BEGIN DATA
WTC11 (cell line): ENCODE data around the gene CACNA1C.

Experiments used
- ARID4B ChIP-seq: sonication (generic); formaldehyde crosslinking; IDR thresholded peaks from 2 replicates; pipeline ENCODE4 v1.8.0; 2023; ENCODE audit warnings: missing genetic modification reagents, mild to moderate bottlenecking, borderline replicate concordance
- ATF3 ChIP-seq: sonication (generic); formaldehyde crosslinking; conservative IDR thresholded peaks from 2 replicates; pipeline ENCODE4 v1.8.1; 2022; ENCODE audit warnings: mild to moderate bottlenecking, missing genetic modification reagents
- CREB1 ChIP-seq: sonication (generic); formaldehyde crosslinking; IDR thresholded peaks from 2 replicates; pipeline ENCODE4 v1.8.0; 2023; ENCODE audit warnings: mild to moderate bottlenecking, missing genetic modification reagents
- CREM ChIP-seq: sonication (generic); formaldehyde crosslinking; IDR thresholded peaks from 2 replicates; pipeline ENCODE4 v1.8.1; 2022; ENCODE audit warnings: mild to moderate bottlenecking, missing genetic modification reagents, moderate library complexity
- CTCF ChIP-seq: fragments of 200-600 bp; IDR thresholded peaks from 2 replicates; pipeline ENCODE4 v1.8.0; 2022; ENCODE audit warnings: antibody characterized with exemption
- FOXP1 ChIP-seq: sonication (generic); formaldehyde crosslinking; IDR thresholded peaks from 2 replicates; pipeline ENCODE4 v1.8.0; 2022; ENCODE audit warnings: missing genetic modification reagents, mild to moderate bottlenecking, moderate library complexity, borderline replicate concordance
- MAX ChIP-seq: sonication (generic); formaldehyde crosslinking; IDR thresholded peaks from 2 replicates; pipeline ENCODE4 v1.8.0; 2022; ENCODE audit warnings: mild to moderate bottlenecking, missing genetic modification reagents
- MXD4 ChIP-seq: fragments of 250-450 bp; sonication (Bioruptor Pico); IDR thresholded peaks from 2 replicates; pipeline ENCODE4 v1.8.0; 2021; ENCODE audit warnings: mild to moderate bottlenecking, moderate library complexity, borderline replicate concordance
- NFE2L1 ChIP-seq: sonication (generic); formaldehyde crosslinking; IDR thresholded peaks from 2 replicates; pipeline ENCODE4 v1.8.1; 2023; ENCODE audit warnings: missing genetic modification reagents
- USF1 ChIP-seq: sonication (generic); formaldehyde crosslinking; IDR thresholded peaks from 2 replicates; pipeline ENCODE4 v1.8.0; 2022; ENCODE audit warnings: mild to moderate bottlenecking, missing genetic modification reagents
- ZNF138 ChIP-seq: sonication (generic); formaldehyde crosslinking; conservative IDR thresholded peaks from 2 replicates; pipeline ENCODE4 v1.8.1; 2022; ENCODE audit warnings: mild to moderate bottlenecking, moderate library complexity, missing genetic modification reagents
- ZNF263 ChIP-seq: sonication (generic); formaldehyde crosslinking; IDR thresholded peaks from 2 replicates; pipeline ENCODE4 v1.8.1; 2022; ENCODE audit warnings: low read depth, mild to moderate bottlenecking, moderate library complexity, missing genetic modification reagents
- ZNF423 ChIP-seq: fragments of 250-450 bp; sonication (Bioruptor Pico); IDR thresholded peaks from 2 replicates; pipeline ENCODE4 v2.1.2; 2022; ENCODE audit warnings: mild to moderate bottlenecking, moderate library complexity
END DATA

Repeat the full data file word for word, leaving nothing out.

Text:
WTC11 (cell line): ENCODE data around the gene CACNA1C.

Experiments used
- ARID4B ChIP-seq: sonication (generic); formaldehyde crosslinking; IDR thresholded peaks from 2 replicates; pipeline ENCODE4 v1.8.0; 2023; ENCODE audit warnings: missing genetic modification reagents, mild to moderate bottlenecking, borderline replicate concordance
- ATF3 ChIP-seq: sonication (generic); formaldehyde crosslinking; conservative IDR thresholded peaks from 2 replicates; pipeline ENCODE4 v1.8.1; 2022; ENCODE audit warnings: mild to moderate bottlenecking, missing genetic modification reagents
- CREB1 ChIP-seq: sonication (generic); formaldehyde crosslinking; IDR thresholded peaks from 2 replicates; pipeline ENCODE4 v1.8.0; 2023; ENCODE audit warnings: mild to moderate bottlenecking, missing genetic modification reagents
- CREM ChIP-seq: sonication (generic); formaldehyde crosslinking; IDR thresholded peaks from 2 replicates; pipeline ENCODE4 v1.8.1; 2022; ENCODE audit warnings: mild to moderate bottlenecking, missing genetic modification reagents, moderate library complexity
- CTCF ChIP-seq: fragments of 200-600 bp; IDR thresholded peaks from 2 replicates; pipeline ENCODE4 v1.8.0; 2022; ENCODE audit warnings: antibody characterized with exemption
- FOXP1 ChIP-seq: sonication (generic); formaldehyde crosslinking; IDR thresholded peaks from 2 replicates; pipeline ENCODE4 v1.8.0; 2022; ENCODE audit warnings: missing genetic modification reagents, mild to moderate bottlenecking, moderate library complexity, borderline replicate concordance
- MAX ChIP-seq: sonication (generic); formaldehyde crosslinking; IDR thresholded peaks from 2 replicates; pipeline ENCODE4 v1.8.0; 2022; ENCODE audit warnings: mild to moderate bottlenecking, missing genetic modification reagents
- MXD4 ChIP-seq: fragments of 250-450 bp; sonication (Bioruptor Pico); IDR thresholded peaks from 2 replicates; pipeline ENCODE4 v1.8.0; 2021; ENCODE audit warnings: mild to moderate bottlenecking, moderate library complexity, borderline replicate concordance
- NFE2L1 ChIP-seq: sonication (generic); formaldehyde crosslinking; IDR thresholded peaks from 2 replicates; pipeline ENCODE4 v1.8.1; 2023; ENCODE audit warnings: missing genetic modification reagents
- USF1 ChIP-seq: sonication (generic); formaldehyde crosslinking; IDR thresholded peaks from 2 replicates; pipeline ENCODE4 v1.8.0; 2022; ENCODE audit warnings: mild to moderate bottlenecking, missing genetic modification reagents
- ZNF138 ChIP-seq: sonication (generic); formaldehyde crosslinking; conservative IDR thresholded peaks from 2 replicates; pipeline ENCODE4 v1.8.1; 2022; ENCODE audit warnings: mild to moderate bottlenecking, moderate library complexity, missing genetic modification reagents
- ZNF263 ChIP-seq: sonication (generic); formaldehyde crosslinking; IDR thresholded peaks from 2 replicates; pipeline ENCODE4 v1.8.1; 2022; ENCODE audit warnings: low read depth, mild to moderate bottlenecking, moderate library complexity, missing genetic modification reagents
- ZNF423 ChIP-seq: fragments of 250-450 bp; sonication (Bioruptor Pico); IDR thresholded peaks from 2 replicates; pipeline ENCODE4 v2.1.2; 2022; ENCODE audit warnings: mild to moderate bottlenecking, moderate library complexity